ING A rejects munitions claims (Australia)

ING Australia has hit back at claims that it invests in companies that manufacture cluster munitions, stating it applied strict standards that prevented investments in such practices and that it is already a signatory of the Equator Principles.


Last Friday, Australia, along with more 100 other countries, signed an international treaty that outlawed the use and production of cluster munitions.
Momentum around the treaty has prompted several financial institutions to clarify their positions around investing in defence and munitions companies after queries were expressed in a newspaper letter to the editor.

According to a spokesperson at ING Australia, the firm enforced a strict investment procedure regarding munitions in its funds and portfolios.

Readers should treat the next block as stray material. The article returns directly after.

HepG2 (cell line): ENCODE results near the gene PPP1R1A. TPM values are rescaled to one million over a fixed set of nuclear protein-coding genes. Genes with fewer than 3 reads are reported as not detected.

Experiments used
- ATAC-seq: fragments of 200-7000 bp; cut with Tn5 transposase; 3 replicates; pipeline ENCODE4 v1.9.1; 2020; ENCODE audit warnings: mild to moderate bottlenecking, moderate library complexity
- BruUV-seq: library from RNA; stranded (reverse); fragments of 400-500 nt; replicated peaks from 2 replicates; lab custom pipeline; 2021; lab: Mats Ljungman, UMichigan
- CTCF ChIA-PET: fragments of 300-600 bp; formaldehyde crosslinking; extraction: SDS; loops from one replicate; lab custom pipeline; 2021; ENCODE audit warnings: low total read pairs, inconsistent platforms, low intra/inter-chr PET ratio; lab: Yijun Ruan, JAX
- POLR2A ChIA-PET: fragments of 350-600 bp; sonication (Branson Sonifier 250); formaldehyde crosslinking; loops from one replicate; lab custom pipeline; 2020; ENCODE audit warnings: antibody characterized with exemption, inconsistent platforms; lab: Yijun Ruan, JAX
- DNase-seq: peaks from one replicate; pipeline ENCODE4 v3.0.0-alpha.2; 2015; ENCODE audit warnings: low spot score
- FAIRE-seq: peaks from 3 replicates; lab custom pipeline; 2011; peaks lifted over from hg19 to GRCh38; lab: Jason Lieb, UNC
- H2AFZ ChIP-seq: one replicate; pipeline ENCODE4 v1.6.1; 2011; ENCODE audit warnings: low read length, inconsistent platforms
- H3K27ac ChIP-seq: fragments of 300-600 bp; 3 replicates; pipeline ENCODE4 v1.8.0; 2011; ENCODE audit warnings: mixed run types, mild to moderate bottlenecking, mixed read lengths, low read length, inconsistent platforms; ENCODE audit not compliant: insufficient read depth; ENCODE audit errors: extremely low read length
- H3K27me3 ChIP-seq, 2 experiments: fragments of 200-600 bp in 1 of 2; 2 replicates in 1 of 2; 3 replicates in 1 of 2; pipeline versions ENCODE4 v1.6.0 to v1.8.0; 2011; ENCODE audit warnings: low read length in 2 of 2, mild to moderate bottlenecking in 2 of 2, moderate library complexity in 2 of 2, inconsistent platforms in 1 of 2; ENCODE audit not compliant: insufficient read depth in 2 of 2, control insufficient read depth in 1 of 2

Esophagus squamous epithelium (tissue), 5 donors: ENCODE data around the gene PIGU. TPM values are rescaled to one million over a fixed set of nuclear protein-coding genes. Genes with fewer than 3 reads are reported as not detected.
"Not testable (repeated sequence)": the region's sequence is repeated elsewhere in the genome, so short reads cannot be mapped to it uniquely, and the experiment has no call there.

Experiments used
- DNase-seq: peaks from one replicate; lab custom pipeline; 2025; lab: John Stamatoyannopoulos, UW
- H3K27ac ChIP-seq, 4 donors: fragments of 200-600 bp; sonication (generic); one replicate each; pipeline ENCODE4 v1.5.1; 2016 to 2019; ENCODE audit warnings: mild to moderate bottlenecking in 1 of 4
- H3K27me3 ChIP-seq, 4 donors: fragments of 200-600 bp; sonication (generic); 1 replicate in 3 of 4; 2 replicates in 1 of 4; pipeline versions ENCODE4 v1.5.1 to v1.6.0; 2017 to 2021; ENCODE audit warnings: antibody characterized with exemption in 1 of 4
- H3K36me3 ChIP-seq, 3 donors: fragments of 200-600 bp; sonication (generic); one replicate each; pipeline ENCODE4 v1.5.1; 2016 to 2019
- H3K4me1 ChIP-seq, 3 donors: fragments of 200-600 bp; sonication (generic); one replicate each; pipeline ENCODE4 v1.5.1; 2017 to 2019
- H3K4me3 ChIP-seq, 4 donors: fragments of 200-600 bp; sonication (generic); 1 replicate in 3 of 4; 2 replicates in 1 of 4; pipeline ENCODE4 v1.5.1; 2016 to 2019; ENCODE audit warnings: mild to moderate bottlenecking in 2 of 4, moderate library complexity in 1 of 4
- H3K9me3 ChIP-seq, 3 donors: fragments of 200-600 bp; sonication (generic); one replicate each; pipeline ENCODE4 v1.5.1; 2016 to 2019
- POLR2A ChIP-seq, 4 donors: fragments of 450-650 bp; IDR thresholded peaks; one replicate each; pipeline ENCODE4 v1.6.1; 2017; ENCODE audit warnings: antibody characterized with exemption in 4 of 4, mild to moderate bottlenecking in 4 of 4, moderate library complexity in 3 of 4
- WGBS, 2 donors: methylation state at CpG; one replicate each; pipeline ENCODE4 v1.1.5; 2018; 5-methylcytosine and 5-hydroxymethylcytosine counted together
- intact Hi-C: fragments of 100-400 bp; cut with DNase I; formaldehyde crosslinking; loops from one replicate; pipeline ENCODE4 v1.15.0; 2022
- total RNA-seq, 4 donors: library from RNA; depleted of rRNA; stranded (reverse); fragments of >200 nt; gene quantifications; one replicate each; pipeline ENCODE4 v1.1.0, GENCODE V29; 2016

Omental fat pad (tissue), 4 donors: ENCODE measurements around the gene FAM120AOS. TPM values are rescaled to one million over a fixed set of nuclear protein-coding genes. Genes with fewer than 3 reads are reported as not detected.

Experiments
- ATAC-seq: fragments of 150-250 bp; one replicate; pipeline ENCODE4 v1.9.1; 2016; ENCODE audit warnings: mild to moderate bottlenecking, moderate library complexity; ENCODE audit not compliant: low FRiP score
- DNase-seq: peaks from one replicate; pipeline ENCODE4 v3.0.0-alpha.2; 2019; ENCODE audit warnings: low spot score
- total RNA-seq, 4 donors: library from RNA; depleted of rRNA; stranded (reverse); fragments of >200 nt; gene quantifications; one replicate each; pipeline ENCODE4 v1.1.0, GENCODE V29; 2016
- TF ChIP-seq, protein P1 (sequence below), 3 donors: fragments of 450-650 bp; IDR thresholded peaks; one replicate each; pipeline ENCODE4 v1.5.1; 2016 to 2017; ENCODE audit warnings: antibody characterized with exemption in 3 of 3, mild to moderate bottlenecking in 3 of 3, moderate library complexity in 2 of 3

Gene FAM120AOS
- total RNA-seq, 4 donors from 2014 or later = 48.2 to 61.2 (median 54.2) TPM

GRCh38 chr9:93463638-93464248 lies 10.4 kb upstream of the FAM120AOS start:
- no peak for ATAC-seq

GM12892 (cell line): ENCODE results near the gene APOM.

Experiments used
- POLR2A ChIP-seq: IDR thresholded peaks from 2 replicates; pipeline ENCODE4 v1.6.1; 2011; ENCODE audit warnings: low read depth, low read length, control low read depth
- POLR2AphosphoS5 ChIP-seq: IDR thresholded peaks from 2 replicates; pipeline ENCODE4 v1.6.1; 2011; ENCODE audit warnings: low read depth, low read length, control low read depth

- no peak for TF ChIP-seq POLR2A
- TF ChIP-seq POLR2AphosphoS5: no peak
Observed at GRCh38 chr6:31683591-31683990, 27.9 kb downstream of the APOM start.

"In March 2005 ING revised its defence investing policy. This revised policy states that munitions companies are excluded from new financing. Past financing may have occurred prior to this policy," the firm said in a statement.

While the statement advised that ING Australia was currently not a member of the United Nations Principles for Responsible Investment (UN PRI), they have advised they "intend joining in the near future."

But ING Australia is arguably ahead of many Australian UN PRI signatories which are now trying to now define what signing the protocols pragmatically means. ING Australia is already a signatory of the Equator Principles for environmental and social benchmarks for project financiers which were launched in 2003.

Von: 6.6.2008,, by Michael Hobbs

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